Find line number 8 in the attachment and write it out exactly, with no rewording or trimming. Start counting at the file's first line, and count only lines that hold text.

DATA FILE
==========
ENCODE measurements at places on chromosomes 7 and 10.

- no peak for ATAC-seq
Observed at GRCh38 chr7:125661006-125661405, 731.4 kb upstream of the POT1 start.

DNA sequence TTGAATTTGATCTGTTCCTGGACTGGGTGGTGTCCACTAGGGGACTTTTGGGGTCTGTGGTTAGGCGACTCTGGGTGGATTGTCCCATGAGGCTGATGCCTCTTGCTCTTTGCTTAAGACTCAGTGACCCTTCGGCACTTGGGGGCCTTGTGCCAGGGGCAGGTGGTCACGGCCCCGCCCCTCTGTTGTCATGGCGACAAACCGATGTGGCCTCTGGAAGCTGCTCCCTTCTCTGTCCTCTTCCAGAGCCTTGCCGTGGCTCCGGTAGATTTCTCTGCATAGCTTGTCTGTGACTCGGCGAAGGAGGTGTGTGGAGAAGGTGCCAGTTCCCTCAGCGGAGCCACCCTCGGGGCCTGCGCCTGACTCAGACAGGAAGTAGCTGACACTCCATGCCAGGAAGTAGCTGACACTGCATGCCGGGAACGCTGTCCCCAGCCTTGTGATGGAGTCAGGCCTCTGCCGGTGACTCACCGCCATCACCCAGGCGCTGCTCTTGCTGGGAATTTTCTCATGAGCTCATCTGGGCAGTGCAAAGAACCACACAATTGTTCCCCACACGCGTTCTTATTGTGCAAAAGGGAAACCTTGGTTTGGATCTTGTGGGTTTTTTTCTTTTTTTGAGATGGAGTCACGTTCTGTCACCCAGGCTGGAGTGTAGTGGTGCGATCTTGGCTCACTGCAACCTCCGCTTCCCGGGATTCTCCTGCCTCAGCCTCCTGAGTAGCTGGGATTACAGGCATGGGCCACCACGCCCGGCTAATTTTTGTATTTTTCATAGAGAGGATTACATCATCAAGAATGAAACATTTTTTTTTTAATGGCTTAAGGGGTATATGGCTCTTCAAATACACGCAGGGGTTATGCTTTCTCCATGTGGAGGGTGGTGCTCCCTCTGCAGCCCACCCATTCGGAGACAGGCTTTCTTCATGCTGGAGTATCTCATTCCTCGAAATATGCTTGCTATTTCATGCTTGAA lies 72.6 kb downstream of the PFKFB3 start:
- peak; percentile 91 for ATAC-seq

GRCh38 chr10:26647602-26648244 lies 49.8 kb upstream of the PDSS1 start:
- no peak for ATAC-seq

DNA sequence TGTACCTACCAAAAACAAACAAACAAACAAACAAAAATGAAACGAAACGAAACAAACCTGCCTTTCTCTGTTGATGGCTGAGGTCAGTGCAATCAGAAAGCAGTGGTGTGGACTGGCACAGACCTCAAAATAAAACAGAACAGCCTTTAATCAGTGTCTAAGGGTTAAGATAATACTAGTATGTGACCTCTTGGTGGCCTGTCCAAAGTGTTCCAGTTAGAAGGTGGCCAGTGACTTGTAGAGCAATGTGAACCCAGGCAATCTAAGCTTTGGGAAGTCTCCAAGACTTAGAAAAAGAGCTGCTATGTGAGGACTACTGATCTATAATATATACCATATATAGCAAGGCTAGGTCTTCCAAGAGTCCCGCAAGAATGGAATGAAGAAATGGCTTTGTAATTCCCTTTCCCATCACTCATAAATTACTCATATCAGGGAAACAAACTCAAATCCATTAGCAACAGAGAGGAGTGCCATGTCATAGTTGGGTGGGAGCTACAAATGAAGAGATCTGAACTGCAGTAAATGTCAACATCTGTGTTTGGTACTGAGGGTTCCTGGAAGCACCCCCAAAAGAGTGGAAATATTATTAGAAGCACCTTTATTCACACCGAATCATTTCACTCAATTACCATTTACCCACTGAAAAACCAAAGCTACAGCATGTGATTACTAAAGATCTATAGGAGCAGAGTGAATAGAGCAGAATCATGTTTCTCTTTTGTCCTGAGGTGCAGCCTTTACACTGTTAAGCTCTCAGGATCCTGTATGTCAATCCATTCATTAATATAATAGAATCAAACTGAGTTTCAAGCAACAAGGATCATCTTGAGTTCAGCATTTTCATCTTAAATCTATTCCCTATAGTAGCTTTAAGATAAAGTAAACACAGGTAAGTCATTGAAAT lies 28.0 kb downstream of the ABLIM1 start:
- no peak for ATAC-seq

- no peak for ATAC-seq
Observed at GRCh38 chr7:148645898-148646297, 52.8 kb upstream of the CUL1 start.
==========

DNA sequence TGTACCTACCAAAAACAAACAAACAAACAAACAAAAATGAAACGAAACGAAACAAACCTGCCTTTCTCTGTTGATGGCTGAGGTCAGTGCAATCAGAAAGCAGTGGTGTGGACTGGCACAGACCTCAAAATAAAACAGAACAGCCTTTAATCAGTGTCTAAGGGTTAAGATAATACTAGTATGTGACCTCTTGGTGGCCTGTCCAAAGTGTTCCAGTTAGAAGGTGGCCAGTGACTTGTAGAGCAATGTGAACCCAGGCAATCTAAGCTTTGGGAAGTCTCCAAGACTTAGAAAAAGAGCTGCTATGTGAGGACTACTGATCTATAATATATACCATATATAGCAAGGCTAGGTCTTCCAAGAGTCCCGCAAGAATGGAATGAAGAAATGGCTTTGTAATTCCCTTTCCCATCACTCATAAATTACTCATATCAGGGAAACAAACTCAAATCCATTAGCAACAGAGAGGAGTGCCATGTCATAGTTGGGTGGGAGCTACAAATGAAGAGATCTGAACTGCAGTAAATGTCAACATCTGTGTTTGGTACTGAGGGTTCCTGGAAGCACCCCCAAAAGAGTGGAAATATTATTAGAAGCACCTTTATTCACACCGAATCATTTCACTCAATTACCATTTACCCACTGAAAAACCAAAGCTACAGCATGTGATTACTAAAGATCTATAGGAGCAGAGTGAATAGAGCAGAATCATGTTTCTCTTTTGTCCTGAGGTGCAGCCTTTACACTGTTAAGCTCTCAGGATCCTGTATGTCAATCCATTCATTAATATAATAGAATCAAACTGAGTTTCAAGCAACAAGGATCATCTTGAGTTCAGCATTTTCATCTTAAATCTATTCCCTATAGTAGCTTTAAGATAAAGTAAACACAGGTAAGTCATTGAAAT lies 28.0 kb downstream of the ABLIM1 start: